When the V.I. Department of Human Services (DHS) recently developed and submitted its grant application for Title IV-E approval, federal officials commended it for the efficient manner in which the application was processed.
Specifically, Alphonso Nicholas, regional program manager of the Child Welfare Children’s Bureau Region II, said, “The nine months committed to the Virgin Islands’ grant application is recognized as the fastest of any state or territory. From its inception, the territory’s grant application had the level of commitment and expertise to meet the scrutiny of the federal government.”
Commissioner designee Dr. Anita Roberts said, “We are approved, and all effort towards the approval of this federal grant is the impetus to put forth a strategy to achieve our stated program goals. Now that we are a Title IV-E agency, it widens opportunities for individuals in foster care, adoption subsidies and kinship guardianship. We now must push to overcome bureaucratic obstacles and any other impediments in order to realize the full benefit of the Title IV-E program. To that end, the department anticipates that we will need amendments to local and federal laws, and we intend to engage our elected officials.”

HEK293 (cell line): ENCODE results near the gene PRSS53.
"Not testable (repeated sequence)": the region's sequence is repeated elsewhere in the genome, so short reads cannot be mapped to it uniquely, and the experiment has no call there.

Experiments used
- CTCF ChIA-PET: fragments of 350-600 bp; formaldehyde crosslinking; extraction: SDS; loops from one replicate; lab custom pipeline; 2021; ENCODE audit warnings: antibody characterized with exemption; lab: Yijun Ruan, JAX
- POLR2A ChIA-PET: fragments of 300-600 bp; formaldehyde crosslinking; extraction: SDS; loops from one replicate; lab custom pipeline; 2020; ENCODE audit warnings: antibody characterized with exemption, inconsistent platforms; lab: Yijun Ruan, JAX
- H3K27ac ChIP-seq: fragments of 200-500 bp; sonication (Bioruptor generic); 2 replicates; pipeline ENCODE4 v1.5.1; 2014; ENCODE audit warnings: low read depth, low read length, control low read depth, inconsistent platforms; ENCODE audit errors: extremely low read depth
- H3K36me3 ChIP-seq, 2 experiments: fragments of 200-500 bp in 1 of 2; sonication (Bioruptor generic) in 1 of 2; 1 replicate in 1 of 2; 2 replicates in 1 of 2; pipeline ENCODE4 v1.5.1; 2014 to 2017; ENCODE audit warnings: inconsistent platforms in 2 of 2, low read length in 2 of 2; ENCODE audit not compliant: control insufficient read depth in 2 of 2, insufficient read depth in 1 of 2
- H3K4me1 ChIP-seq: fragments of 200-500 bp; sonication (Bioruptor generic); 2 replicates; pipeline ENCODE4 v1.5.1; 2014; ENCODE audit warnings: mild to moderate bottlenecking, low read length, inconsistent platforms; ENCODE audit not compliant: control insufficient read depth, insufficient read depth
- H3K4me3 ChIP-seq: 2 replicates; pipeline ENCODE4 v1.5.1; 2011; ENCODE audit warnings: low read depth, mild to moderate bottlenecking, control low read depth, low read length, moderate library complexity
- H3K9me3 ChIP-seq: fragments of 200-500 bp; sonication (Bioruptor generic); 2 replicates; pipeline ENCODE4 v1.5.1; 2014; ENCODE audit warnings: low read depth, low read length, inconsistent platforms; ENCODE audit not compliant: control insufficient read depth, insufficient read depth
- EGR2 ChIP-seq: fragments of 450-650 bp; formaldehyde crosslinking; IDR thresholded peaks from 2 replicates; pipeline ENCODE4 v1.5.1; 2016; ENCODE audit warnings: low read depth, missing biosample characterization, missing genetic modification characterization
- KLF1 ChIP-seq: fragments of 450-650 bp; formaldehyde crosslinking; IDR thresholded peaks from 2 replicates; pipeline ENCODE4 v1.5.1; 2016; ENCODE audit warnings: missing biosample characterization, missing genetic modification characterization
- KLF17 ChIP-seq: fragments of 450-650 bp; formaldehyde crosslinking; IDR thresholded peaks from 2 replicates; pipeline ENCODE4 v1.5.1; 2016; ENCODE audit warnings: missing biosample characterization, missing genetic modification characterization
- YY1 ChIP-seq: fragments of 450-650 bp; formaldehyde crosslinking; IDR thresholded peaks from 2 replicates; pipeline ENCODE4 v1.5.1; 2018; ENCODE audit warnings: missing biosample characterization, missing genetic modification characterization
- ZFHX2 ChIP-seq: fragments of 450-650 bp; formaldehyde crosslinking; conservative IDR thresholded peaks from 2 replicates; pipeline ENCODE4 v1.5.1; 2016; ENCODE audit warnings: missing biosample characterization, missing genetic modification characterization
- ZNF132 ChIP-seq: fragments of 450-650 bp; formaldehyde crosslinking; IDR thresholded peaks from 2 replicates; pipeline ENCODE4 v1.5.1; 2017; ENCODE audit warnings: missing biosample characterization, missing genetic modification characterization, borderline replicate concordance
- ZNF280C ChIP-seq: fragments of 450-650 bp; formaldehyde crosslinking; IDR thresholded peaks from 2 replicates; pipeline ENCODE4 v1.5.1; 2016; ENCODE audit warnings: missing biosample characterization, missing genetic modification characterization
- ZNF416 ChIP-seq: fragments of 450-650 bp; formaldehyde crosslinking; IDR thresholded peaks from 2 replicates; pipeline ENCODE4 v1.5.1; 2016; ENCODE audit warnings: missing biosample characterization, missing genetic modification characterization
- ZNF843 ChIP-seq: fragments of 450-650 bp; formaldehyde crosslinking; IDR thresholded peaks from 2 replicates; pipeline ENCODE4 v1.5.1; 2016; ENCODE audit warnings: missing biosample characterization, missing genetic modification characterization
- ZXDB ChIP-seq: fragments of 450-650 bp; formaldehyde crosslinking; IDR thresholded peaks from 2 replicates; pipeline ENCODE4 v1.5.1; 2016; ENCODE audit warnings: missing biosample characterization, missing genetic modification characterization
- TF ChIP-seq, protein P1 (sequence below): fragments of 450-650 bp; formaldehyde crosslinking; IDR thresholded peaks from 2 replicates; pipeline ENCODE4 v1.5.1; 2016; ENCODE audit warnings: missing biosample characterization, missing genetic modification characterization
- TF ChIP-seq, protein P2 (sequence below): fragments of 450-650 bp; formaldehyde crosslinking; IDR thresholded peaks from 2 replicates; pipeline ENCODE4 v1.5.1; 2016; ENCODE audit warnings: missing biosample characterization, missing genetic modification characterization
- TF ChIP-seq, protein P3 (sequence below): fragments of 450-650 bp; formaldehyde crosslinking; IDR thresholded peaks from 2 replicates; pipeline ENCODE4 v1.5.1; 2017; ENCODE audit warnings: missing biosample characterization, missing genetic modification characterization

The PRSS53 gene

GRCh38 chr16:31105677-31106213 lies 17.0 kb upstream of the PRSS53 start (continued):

The implementation of the Title IV-E program will require specific legislative reforms that must be addressed to ensure a path towards permanency for children in foster care, adoption and kinship guardianship. Consequently, the V.I. must comply with certain federal requirements.
According to Assistant Commissioner Janet Turnbull-Krigger, “An example of needed legislation is that all persons over the age of 16 in foster care must receive a credit report on an annual basis in order to combat the growing threat of identity theft, to which minors in foster care are particularly vulnerable. Legislative mandate also is needed where actions to achieve permanency must be accompanied by ‘reasonable efforts’ to keep children in their homes or in the care and custody of family members.”
There is also the need for changes to existing federal law. The U.S.V.I. and other territories are bound by established ceiling amounts under the Social Security Act, Section 1108, which limits reimbursable funding. This includes a variety of federally-funded health care programs such as Medicaid.
Roberts also said, “In applying for Title IV-E funds, the department affirms its policy decision to enhance the territory’s child welfare services and related programs. It is imperative that the Virgin Islands continue to lobby Congress to have this ceiling removed and/or revised to allow the Department of Human Services to fully explore its options under the Title IV-E program.”